But one of the speakers, Mark Pesce, educator, inventor and writer, will be looking a bit beyond - to what he sees as the growing need for a new internet, built on free and open source software.
More importantly, Pesce wants an internet that is as unlike the commercial area that the existing implementation has become as possible.
Pesce is a well-known figure in technology circles and appears regularly on Australia's ABC radio and TV. He is best known for being the co-inventor of VRML, an open-source 3D interface to the web back in 1994.
"We always thought that the Internet was free and open - it wasn't until the takedown of WikiLeaks in December (2010) that we realised the net had been completely colonised by forces political and commercial," Pesce told iTWire.
"We need to do it all again, fork off from the commercial implementation - which only left us with a global shopping mall - and build something that is resilient, encrypted, secure and distributed.
"These are the 21st century design parameters for both our hardware and our software. It can only happen if we share - together - what we have learned. It can only happen through FOSS."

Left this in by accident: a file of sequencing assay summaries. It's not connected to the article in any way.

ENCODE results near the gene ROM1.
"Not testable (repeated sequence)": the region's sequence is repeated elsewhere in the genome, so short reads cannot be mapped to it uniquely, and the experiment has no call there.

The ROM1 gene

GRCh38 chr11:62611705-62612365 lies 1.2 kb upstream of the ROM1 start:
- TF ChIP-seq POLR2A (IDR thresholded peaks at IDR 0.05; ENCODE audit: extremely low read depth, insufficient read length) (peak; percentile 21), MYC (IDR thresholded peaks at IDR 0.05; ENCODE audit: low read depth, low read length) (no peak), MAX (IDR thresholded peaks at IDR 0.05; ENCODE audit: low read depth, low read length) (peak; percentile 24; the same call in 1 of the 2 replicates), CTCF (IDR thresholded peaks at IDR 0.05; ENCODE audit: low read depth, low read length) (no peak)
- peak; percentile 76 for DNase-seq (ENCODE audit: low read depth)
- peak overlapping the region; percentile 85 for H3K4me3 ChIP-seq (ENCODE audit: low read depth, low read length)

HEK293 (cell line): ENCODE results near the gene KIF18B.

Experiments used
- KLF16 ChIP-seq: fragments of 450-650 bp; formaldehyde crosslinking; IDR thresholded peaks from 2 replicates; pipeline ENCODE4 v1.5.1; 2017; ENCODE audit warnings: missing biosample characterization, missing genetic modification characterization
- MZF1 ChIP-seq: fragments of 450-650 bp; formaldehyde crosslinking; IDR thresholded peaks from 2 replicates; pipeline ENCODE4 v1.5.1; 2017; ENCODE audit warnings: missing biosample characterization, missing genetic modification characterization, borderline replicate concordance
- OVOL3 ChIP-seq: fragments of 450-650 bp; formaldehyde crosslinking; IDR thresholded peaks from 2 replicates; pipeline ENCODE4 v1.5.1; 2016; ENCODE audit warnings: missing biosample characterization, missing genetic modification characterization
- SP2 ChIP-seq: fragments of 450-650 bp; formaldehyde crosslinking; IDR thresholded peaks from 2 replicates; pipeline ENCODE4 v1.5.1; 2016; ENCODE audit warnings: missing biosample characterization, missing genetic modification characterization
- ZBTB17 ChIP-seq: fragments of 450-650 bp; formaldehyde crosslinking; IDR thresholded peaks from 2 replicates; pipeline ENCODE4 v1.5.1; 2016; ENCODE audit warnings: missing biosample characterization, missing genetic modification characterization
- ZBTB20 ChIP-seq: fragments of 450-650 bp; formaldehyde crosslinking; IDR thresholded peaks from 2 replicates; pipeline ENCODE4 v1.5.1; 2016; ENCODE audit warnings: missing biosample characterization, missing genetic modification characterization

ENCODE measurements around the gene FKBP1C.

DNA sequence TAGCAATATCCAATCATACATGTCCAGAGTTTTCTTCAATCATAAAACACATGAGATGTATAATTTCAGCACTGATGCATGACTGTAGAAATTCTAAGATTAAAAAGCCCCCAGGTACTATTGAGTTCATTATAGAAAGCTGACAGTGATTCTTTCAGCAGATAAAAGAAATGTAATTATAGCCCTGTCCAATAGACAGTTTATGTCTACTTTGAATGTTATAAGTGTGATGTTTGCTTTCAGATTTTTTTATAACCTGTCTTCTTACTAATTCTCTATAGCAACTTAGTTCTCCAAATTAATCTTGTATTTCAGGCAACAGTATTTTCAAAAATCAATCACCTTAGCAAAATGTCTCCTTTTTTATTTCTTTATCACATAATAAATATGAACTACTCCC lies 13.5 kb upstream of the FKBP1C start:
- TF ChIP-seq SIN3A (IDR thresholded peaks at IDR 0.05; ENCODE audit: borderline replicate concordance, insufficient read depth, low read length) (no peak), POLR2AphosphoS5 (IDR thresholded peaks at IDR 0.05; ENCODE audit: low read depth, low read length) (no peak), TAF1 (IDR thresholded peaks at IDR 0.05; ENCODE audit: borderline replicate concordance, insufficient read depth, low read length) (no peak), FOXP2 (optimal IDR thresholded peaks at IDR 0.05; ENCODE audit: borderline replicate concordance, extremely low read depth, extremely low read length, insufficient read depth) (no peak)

Pesce is the author of five books, including The Playful World: How Technology is Transforming Our Imagination, which used toys such as Furby and PlayStation to explain our interactive future.
He has set up graduate programs in interactive media at both the University of Southern California's world-famous Cinema School, and the Australian Film, Radio and Television School.
Pesce has also been a panelist and judge on the ABC TV series The New Inventors, and a commentator on technology and society for JJJ Hack, the 7.30 Report, the 7PM Project, and ABC local radio. In 2006, he set up FutureSt, a Sydney consultancy dedicated to helping clients negotiate the challenges presented by our hyperconnected future.
But with all this going on, he is still very much a geek at heart and is coding away, building Plexus, a FOSS protocol layer for social APIs.
The new internet he visualises is not going to be one where big business has the final say. He does not see the need for big pipes to carry data. instead asking, "Why do we need big pipes? Aren't a billion little pipes just as useful?"
His keynote, which he has tentatively titled "Smoke Signals", will be delivered on the final day of the conference, January 28.